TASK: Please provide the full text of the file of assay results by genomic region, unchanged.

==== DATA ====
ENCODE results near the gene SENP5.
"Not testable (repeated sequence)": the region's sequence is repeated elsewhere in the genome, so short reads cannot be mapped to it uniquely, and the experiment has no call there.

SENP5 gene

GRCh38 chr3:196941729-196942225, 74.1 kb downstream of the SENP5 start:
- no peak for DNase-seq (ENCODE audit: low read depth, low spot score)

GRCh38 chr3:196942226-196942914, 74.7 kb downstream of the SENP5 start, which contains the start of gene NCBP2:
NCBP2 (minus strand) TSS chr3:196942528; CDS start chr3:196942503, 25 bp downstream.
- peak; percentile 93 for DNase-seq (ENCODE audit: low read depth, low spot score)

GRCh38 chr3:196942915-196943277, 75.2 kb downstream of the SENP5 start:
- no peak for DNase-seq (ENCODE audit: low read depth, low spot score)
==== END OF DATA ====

ENCODE results near the gene SENP5.
"Not testable (repeated sequence)": the region's sequence is repeated elsewhere in the genome, so short reads cannot be mapped to it uniquely, and the experiment has no call there.

SENP5 gene

GRCh38 chr3:196941729-196942225, 74.1 kb downstream of the SENP5 start:
- no peak for DNase-seq (ENCODE audit: low read depth, low spot score)

GRCh38 chr3:196942226-196942914, 74.7 kb downstream of the SENP5 start, which contains the start of gene NCBP2:
NCBP2 (minus strand) TSS chr3:196942528; CDS start chr3:196942503, 25 bp downstream.
- peak; percentile 93 for DNase-seq (ENCODE audit: low read depth, low spot score)

GRCh38 chr3:196942915-196943277, 75.2 kb downstream of the SENP5 start:
- no peak for DNase-seq (ENCODE audit: low read depth, low spot score)